HPI data reveals change in transaction numbers

There has been a 0.8% rise in home sales between October and November 2016 according to recent data from the UK House Price Index (HPI).Compared to November 2015, this figure is 7.3% lower.

The number of completed house sales can also be compared by using the latest Land Registry data. Across both England and Wales, a decline in sales can be observed when looking at the number which occurred in September 2016 and those which took place during the same period in 2015.

In England, the number of completed house sales dropped to 64,311. Compared to September 2015’s figure of 82,452, this is a fall of 22%.

London’s completed house sales were over a third lower than the same time last year. September 2016 saw a total 6,698 sales in comparison to September 2015 where completed sales reached 11,065. This is a fall of 39.5%.

For Wales, the total completed house sales was 3,492 in September 2016, whereas 2015’s figure for the same month was 3,896. This is a 10.4% drop.

During September 2016, there were 607 repossession sales in England with the majority taking place in the North West (162). The fewest occurred in the East of England, where repossessions totalled just 9.

In Wales, September 2016 saw a total of 63 repossessions.

In regards to house prices, the UK November HPI data indicates an annual increase of 6.7%, taking the average UK property value to £217,928.

For England, the same data has shown an annual price rise of 7.2%, bringing the total average property value to £234,278. Since October, this is a rise of 1.1%.

The annual price growth for Wales has reached 4.1% according to the HPI data, taking the average price of a property to £146,742. In monthly terms however, since October there has been a drop in prices of 0.2%.

Commenting on the figures was Andy Sommerville. The Director at Search Acumen highlighted the potential for 2017 to be a more promising year for first time buyers.

“Another significant year-on-year increase in house prices is naturally daunting news to the pool of first time buyers already struggling to get a grasp on the housing ladder. The average house price in the UK rose by £14,000 in the year to November, continuing the upward trend seen since 2013. However, the future could be looking brighter as we enter a new year, with worries surrounding construction output taking a positive turn.”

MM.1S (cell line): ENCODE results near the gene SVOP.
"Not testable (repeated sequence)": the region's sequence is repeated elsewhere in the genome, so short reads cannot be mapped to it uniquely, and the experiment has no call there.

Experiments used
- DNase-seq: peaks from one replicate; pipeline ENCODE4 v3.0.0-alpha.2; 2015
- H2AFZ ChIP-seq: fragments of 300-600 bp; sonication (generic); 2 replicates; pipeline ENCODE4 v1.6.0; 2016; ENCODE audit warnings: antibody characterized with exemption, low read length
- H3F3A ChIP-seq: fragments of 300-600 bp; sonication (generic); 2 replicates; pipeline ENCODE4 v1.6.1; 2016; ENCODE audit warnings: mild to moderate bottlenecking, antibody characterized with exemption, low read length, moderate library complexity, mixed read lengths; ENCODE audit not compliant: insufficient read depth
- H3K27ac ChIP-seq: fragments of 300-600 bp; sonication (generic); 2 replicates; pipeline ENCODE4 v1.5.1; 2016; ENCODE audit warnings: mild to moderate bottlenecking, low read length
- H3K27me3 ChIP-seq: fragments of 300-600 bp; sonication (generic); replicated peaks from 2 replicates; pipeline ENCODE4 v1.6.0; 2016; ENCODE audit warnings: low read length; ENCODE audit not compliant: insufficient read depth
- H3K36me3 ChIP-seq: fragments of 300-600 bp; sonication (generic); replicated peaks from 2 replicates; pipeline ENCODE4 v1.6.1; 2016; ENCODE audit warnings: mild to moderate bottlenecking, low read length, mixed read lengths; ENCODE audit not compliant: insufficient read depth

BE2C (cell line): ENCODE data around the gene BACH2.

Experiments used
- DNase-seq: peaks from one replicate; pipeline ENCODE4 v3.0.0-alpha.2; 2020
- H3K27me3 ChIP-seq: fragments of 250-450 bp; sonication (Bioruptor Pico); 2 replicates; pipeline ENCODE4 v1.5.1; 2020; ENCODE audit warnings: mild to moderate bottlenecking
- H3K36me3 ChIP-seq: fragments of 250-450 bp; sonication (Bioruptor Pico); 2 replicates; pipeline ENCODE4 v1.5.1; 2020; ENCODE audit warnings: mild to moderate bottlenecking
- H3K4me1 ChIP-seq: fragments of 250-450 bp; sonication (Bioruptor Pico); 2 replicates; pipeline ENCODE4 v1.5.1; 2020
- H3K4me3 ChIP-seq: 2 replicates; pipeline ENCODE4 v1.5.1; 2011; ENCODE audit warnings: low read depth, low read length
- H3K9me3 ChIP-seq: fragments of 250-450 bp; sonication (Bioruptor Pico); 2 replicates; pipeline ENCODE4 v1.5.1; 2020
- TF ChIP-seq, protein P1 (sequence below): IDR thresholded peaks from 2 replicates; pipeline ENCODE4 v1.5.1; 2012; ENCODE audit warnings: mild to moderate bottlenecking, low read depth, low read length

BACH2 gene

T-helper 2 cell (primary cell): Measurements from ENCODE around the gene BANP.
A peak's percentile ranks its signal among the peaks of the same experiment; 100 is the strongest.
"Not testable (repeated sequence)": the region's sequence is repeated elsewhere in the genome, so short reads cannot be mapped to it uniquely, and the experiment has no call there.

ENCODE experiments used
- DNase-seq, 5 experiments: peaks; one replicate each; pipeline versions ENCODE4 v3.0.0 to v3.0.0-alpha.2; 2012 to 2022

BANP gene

“Last week’s encouraging outlook from the construction output data has given a glimmer of hope for those previously pessimistic about our housing shortage and paints a positive picture for the wider UK economy. Prices have indeed continued to rise but the 12.5% increase in private housebuilding in the year to November is no doubt a step in the right direction to tackle the gap between supply and demand.”

Mr Somerville went on stress the importance of focussing on current issues rather than being concerned over predictions of uncertainty.

“It is vital that this momentum we have seen in the past couple of months is fervently kept up and the ball continues to roll into 2017. Whether we like it or not, our economy’s future will only become clearer as we establish what the Brexit journey will look like. But for now, we can learn from the past year that we should focus our efforts on the immediate problems in our industry rather than predicting what the future holds and a strong housing supply will prove indispensable for market hopefuls through these times.”

 

 

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